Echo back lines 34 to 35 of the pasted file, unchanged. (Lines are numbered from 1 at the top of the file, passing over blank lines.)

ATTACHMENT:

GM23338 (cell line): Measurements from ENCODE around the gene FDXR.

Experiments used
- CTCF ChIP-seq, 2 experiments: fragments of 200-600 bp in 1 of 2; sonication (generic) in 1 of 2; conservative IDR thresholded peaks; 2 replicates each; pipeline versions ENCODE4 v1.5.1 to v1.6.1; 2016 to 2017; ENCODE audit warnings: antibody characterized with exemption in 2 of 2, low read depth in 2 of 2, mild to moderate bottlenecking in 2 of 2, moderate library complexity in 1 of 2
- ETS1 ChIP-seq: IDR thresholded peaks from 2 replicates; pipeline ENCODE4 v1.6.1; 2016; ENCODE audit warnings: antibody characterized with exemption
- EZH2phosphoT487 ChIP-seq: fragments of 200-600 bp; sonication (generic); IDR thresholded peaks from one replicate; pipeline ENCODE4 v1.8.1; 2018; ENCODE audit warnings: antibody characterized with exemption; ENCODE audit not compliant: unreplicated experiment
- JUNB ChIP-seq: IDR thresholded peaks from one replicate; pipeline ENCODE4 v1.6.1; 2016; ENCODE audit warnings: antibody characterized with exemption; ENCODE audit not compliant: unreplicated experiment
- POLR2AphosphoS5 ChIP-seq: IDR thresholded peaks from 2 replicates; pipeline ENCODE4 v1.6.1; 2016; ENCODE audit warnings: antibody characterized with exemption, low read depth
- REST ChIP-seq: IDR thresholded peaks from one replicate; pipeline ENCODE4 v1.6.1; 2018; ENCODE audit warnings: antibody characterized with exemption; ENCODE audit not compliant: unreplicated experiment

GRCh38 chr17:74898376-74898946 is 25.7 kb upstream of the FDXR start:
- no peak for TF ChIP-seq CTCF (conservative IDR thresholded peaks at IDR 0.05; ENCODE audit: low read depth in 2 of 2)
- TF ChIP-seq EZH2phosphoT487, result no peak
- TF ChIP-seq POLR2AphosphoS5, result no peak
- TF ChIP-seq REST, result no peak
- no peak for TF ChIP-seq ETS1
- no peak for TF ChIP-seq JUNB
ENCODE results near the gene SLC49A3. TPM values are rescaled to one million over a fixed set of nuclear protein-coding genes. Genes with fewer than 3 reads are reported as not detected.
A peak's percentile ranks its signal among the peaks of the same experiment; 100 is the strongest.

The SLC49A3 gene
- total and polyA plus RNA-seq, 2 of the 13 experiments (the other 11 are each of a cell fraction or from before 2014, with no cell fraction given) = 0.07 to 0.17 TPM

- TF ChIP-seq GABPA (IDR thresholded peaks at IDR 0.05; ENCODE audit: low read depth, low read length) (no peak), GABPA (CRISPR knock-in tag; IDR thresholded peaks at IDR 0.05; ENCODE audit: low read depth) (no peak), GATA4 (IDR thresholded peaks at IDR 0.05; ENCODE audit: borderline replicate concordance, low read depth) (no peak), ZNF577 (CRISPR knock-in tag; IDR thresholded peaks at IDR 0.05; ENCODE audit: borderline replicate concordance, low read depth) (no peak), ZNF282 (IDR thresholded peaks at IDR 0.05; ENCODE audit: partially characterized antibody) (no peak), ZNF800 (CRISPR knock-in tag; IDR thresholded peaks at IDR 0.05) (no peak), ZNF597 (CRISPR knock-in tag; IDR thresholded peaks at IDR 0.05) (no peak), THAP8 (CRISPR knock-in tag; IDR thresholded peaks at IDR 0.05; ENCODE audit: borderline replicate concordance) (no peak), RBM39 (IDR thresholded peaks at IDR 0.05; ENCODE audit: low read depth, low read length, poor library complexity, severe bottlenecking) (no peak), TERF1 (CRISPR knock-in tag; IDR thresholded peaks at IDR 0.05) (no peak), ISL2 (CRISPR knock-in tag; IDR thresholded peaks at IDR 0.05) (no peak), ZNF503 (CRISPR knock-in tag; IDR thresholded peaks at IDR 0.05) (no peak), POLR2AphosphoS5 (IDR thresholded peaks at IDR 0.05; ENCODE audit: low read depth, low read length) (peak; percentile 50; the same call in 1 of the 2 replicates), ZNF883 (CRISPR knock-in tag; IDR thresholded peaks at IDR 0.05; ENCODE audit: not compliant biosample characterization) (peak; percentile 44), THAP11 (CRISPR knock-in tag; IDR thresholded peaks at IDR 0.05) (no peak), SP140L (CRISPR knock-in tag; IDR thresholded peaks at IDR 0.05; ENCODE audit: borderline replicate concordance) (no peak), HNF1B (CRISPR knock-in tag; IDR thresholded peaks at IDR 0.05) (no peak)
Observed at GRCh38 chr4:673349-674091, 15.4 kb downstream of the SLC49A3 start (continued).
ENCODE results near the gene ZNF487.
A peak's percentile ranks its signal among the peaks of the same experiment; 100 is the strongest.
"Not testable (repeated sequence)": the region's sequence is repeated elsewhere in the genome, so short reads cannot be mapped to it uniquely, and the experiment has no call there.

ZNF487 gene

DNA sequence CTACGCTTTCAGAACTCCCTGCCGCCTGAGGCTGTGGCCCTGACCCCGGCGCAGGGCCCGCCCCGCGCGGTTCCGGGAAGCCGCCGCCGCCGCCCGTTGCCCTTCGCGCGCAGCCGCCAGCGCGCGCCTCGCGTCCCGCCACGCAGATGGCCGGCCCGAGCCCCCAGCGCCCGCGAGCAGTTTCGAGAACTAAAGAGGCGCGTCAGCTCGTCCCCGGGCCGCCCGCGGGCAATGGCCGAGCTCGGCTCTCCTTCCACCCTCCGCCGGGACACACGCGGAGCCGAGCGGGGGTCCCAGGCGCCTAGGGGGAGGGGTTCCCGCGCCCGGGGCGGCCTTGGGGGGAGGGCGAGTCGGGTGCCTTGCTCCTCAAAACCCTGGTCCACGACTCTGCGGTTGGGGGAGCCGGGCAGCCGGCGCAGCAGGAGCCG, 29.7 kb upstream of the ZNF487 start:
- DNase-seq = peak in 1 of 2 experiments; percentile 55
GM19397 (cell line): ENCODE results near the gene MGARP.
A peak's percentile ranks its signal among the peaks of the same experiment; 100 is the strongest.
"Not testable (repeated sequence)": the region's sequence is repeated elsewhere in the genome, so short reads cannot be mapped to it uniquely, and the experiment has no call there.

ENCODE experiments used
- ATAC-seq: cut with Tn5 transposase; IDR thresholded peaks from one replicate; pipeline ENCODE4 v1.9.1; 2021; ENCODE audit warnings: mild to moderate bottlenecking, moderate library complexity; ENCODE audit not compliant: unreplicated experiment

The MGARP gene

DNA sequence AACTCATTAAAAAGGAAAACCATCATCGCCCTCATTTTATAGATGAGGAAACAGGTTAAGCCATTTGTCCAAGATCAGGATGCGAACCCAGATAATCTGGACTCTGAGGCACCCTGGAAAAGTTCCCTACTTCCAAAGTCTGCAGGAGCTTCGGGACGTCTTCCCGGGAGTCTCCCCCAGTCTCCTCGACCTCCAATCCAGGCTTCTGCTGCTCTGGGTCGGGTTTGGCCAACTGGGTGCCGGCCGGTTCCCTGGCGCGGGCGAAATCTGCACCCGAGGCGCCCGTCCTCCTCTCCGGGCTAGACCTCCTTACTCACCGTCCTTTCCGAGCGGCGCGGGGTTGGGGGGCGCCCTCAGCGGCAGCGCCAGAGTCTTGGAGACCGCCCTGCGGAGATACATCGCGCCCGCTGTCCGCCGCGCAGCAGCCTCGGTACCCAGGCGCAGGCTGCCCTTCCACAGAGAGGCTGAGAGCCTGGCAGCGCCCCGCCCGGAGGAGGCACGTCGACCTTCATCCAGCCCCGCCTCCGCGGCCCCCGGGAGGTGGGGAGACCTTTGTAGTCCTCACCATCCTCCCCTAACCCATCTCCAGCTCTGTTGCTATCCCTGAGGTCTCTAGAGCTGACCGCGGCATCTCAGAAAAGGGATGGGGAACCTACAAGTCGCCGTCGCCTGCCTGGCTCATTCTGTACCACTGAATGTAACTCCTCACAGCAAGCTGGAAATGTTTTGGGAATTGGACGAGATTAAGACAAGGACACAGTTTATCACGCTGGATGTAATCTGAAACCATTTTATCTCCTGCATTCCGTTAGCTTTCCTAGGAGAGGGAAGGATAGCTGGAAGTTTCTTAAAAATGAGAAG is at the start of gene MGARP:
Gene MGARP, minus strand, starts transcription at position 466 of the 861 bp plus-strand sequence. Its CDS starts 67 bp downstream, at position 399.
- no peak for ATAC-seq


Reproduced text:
DNA sequence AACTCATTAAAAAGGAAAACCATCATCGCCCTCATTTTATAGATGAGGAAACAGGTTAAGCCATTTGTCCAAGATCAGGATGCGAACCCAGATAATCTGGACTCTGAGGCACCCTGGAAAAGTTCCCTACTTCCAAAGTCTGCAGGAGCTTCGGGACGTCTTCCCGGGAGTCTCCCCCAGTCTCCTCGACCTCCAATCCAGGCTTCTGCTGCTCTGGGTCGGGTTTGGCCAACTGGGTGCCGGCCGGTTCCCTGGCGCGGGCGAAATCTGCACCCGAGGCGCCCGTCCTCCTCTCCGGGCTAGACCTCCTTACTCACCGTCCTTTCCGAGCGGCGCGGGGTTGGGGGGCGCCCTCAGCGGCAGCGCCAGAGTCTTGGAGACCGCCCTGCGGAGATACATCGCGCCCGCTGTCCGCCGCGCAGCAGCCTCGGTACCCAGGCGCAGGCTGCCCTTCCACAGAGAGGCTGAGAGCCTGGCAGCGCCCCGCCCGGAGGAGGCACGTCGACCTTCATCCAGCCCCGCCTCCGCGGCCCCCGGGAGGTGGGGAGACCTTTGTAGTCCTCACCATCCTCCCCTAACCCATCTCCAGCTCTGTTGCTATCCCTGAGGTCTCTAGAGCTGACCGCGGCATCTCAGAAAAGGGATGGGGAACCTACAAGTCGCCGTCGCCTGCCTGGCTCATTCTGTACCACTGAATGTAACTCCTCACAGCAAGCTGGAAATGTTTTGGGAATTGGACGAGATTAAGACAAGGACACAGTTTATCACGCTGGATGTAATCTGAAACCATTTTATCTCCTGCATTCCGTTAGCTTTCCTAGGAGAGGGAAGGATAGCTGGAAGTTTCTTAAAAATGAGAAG is at the start of gene MGARP:
Gene MGARP, minus strand, starts transcription at position 466 of the 861 bp plus-strand sequence. Its CDS starts 67 bp downstream, at position 399.